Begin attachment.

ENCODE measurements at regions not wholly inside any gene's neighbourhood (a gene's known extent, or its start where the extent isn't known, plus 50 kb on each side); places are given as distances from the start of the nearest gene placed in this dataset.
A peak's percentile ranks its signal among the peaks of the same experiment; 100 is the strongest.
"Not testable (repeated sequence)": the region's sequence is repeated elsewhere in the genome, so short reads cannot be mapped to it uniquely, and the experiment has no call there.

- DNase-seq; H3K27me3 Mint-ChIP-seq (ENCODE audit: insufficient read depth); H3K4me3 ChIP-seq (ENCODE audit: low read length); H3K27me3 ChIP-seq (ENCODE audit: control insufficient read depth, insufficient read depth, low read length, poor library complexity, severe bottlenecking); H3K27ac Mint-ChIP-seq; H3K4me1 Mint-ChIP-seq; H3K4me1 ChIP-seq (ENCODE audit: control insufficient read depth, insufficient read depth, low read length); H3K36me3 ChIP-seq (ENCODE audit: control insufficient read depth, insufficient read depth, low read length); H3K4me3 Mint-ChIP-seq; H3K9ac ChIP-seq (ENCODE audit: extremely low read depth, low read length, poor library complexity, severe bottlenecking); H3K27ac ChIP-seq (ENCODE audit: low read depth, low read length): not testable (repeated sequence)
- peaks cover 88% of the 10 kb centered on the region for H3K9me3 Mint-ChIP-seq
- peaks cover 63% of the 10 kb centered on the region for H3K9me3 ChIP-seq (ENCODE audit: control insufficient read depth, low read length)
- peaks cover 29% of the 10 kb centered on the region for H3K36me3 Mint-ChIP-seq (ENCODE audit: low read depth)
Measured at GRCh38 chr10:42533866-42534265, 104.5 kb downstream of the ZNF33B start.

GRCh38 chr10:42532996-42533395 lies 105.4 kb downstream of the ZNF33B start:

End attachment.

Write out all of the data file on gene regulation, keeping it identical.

ENCODE measurements at regions not wholly inside any gene's neighbourhood (a gene's known extent, or its start where the extent isn't known, plus 50 kb on each side); places are given as distances from the start of the nearest gene placed in this dataset.
A peak's percentile ranks its signal among the peaks of the same experiment; 100 is the strongest.
"Not testable (repeated sequence)": the region's sequence is repeated elsewhere in the genome, so short reads cannot be mapped to it uniquely, and the experiment has no call there.

- DNase-seq; H3K27me3 Mint-ChIP-seq (ENCODE audit: insufficient read depth); H3K4me3 ChIP-seq (ENCODE audit: low read length); H3K27me3 ChIP-seq (ENCODE audit: control insufficient read depth, insufficient read depth, low read length, poor library complexity, severe bottlenecking); H3K27ac Mint-ChIP-seq; H3K4me1 Mint-ChIP-seq; H3K4me1 ChIP-seq (ENCODE audit: control insufficient read depth, insufficient read depth, low read length); H3K36me3 ChIP-seq (ENCODE audit: control insufficient read depth, insufficient read depth, low read length); H3K4me3 Mint-ChIP-seq; H3K9ac ChIP-seq (ENCODE audit: extremely low read depth, low read length, poor library complexity, severe bottlenecking); H3K27ac ChIP-seq (ENCODE audit: low read depth, low read length): not testable (repeated sequence)
- peaks cover 88% of the 10 kb centered on the region for H3K9me3 Mint-ChIP-seq
- peaks cover 63% of the 10 kb centered on the region for H3K9me3 ChIP-seq (ENCODE audit: control insufficient read depth, low read length)
- peaks cover 29% of the 10 kb centered on the region for H3K36me3 Mint-ChIP-seq (ENCODE audit: low read depth)
Measured at GRCh38 chr10:42533866-42534265, 104.5 kb downstream of the ZNF33B start.

GRCh38 chr10:42532996-42533395 lies 105.4 kb downstream of the ZNF33B start: